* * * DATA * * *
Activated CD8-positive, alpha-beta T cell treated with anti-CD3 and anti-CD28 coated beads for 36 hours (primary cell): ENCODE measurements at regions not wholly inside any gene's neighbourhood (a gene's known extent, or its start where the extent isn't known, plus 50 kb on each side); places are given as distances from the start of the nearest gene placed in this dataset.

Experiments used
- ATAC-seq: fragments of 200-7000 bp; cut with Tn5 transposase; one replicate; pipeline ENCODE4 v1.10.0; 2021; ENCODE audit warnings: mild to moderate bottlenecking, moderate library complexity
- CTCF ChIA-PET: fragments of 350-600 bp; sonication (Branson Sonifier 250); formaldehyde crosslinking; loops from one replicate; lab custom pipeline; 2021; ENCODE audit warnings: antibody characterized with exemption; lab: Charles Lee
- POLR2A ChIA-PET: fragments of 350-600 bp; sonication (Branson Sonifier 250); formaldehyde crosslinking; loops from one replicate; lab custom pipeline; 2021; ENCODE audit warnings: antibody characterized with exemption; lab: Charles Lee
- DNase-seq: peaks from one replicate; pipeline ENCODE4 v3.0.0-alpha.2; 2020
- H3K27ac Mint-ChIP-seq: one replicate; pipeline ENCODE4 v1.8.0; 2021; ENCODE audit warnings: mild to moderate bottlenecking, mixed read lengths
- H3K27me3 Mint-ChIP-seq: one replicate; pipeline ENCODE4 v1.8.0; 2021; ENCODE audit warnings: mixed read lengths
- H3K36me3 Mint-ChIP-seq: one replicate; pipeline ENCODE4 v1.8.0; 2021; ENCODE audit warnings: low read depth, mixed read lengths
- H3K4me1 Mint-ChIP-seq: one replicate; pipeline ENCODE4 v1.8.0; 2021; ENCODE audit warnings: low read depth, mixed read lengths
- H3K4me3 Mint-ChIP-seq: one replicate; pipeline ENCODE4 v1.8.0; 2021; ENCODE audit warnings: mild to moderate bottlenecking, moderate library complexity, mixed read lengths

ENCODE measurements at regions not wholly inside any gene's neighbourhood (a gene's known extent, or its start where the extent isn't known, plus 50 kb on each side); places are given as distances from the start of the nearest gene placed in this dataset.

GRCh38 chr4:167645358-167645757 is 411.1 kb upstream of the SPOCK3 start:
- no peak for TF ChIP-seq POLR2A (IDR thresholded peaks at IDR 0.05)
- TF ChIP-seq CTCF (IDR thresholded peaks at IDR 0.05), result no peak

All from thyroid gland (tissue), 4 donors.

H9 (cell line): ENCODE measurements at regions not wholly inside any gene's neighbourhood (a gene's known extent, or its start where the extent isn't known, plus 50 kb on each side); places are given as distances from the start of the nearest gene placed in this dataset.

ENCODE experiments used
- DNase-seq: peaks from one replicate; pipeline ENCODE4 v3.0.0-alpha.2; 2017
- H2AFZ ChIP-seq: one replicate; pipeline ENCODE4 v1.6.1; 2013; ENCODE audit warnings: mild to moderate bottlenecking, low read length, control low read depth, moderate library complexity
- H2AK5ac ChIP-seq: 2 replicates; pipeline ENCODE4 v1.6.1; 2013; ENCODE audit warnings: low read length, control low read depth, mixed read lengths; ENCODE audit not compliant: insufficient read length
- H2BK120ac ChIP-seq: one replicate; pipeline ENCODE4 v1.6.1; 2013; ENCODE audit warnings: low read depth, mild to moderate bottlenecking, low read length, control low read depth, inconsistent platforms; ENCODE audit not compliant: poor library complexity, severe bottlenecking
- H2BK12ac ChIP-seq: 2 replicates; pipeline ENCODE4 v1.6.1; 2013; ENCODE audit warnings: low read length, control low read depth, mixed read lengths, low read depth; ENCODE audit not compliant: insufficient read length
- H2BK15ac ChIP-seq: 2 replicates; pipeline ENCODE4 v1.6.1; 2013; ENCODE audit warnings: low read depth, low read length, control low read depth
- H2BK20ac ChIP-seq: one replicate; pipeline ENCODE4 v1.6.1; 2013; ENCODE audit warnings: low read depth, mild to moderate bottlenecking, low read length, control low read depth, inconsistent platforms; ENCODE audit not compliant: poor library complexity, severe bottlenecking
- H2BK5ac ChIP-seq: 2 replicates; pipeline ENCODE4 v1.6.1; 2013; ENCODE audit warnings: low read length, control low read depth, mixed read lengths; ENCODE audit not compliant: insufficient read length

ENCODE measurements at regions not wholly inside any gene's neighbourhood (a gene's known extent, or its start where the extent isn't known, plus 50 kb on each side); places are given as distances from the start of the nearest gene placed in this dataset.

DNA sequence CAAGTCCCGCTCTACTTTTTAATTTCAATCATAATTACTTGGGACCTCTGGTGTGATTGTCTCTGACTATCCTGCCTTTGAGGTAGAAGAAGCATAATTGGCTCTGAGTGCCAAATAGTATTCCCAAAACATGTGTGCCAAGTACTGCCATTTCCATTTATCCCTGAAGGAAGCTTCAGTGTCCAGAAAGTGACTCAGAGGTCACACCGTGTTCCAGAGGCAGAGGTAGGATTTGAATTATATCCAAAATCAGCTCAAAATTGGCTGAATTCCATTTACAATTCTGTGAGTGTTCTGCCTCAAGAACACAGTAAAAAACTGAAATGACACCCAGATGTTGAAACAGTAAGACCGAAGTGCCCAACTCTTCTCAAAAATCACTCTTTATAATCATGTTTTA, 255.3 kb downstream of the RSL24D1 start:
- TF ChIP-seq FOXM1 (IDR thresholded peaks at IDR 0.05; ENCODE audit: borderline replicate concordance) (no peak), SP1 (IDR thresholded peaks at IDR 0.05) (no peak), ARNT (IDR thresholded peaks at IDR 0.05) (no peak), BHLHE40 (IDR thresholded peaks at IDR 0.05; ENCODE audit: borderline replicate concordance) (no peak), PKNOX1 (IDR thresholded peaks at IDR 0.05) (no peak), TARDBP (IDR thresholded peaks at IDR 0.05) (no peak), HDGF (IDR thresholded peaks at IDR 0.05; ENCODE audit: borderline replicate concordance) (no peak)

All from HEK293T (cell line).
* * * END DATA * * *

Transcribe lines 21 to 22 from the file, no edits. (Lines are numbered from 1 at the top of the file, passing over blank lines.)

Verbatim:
- H2AK5ac ChIP-seq: 2 replicates; pipeline ENCODE4 v1.6.1; 2013; ENCODE audit warnings: low read length, control low read depth, mixed read lengths; ENCODE audit not compliant: insufficient read length
- H2BK120ac ChIP-seq: one replicate; pipeline ENCODE4 v1.6.1; 2013; ENCODE audit warnings: low read depth, mild to moderate bottlenecking, low read length, control low read depth, inconsistent platforms; ENCODE audit not compliant: poor library complexity, severe bottlenecking